Showing 111 - 120 of 484 annotations tagged with the keyword "Art of Medicine"

Annotated by:
Bertman, Sandra

Primary Category: Performing Arts / Film, TV, Video

Genre: Video

Summary:

This groundbreaking international film documents the positive impact of art and other creative activities on people with Alzheimer's disease. The film's intention is to change the way we look at the disease.  It does just that.  Brilliantly.

Narrated by the actress Olivia de Havilland, the film opens with a 96 year old woman reading classical music as she's playing at the piano. Her music becomes gentle background sound track for the first vignette, a group of people intently viewing and commenting on Seurat's canvas, "Sunday in the Park."  From their intense concentration and voiced observations, one would never believe this was a group of nursing facility residents on an outing to the Chicago Art Museum.

Throughout the film--at the circus, visiting museums, or in painting workshops conducted at day care centers, nursing homes and assisted-living facilities in Europe and the US-- the hopeless, fatalistic, nobody's there stereotypes of Alzheimer's sufferers is unequivocally denied.  We continually witness people with serious memory problems being brought back into active communication and a rich quality of life.  This is more than busywork arts and crafts: trained professionals knowledgeable about both art and Alzheimer's are providing essential treatment "just as effective if not more so than the drugs."  The benefits of the non-pharmacological along with the pharmacological not only extend life, but create a life worthwhile, where people find meaning and connection.
 
In direct interview, voice-overs and interacting with "patients" and their family members, eminent experts from multiple medical fields - neurology, gerontology, psychiatry- punctuate the film reviewing the latest technologies and concurring that the essence of the person lives on. The latest brain research provides evidence that the parts of the brain related to emotions and creativity are largely spared by the disease and that our technologies for assessing dementia --dealing with sequencing things, dates in order, and what one did this morning--rely on short term memory which is totally irrelevant when enjoying a masterpiece or listening to a symphony.  The documentary also includes comments from art therapists, occupational therapists, directors of specialized care facilities, but the film is anything but talking heads.  The cutaways and extensive footage of the care giving staff and specialists interacting emotionally and physically, visibly bonding with the residents and family members is sincere, loving and inspiring professionalism.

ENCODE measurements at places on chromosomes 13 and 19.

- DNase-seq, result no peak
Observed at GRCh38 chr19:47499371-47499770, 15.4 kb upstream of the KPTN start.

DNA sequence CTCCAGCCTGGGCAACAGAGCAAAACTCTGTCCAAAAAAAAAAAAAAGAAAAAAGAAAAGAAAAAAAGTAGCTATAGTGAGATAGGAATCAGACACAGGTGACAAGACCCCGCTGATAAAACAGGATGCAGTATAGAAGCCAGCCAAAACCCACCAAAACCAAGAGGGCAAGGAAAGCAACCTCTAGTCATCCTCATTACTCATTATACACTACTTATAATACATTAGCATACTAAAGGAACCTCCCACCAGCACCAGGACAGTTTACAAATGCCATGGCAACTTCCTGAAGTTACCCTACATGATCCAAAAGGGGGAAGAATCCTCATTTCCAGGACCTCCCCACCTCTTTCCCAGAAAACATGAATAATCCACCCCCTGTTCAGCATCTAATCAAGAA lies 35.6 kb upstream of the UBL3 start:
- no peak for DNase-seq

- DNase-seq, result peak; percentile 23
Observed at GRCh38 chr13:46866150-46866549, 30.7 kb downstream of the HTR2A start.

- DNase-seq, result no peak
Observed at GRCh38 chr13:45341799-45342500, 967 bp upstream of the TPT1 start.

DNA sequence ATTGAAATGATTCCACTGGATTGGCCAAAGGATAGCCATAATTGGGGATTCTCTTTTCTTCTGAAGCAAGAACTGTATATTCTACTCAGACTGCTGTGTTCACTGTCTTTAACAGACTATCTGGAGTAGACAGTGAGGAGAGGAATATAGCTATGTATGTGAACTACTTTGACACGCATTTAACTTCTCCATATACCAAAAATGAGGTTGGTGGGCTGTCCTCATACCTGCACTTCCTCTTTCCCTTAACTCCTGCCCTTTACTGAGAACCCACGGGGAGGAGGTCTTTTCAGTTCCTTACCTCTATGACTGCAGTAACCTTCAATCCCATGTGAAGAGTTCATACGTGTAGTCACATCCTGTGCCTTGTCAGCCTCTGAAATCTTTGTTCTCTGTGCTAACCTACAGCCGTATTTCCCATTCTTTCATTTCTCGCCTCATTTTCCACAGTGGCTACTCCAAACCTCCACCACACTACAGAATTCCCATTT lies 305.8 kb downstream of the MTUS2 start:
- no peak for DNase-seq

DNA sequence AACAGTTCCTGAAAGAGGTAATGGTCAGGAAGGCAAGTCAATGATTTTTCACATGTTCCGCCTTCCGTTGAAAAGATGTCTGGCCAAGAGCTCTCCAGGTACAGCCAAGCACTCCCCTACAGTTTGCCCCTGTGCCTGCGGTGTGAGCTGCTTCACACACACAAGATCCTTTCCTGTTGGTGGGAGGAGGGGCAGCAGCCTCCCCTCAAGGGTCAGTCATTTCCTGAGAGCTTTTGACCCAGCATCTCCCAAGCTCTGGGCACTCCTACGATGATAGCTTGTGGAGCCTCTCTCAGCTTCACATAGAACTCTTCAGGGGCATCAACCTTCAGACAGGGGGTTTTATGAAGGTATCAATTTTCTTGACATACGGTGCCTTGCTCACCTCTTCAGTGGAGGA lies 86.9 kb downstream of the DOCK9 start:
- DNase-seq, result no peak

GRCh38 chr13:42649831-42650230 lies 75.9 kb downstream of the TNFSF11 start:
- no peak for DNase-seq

The inspiration for the film and project is filmmaker Berna Huebner's mother, Hilda Gorenstein, once an accomplished painter known as Hilgos.  In one of Huebner's visits to the nursing home, she asks "Mom, would you like to paint again?"  Quite unexpected came the reply, "Yes, I remember better when I paint."  Learning this, the staff psychiatrist who had been prescribing small doses of a tranquilizer for her apathy, anxiety and agitation suggested Huebner enlist art students from the Chicago Museum school to help her mother to begin painting again.  We are not spared the slow and sometimes discouraging process as Mrs. Gorenstein comes alive regaining mobility and communication skills and interacting--bonding-- with the art students.  The film is replete with her colorful paintings created in the next few years until her death at age 93.

"The creative arts are a doorway.  Once that doorway is opened ... things are tapped ... that are genuine and active and alive that don't get tapped in our normal day social interactions when we sit at a table and make conversations over a meal or we read a newspaper article and then talk about the headlines of the day.... The creative arts bypass the [cognitive] limitations and simply go to the strengths. People still have imagination in tact all the way to the end of their disease."

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Annotated by:
Schilling, Carol

Primary Category: Literature / Nonfiction

Genre: Memoir

Summary:

As Audrey Young describes her process of becoming a compassionate internist in a besieged public hospital, she simultaneously argues for turning the hospital's patient care and financial practices into a model for improving health care in America.  Young, a compelling storyteller, first entered Seattle's Harborview Medical Center in 1996 as a third-year medical student on trauma surgery service.  She completed a residency there in general internal medicine and stayed on as an attending for six more years.  She stayed, she tells us, because she met physicians "committed to a vision of equality" who were "the sort of people I hoped to become" (xiii).   She also "fell in love" with "the story of a unique place" (xiii).  Young's stories of that often chaotic place, where ambulances regularly transport homeless, indigent, addicted, and mentally ill refugees from neighboring private hospitals, emphasizes the ways the Harborview staff manages to treat patients with dignity and to choose an ethic of hope in the face of dire circumstances.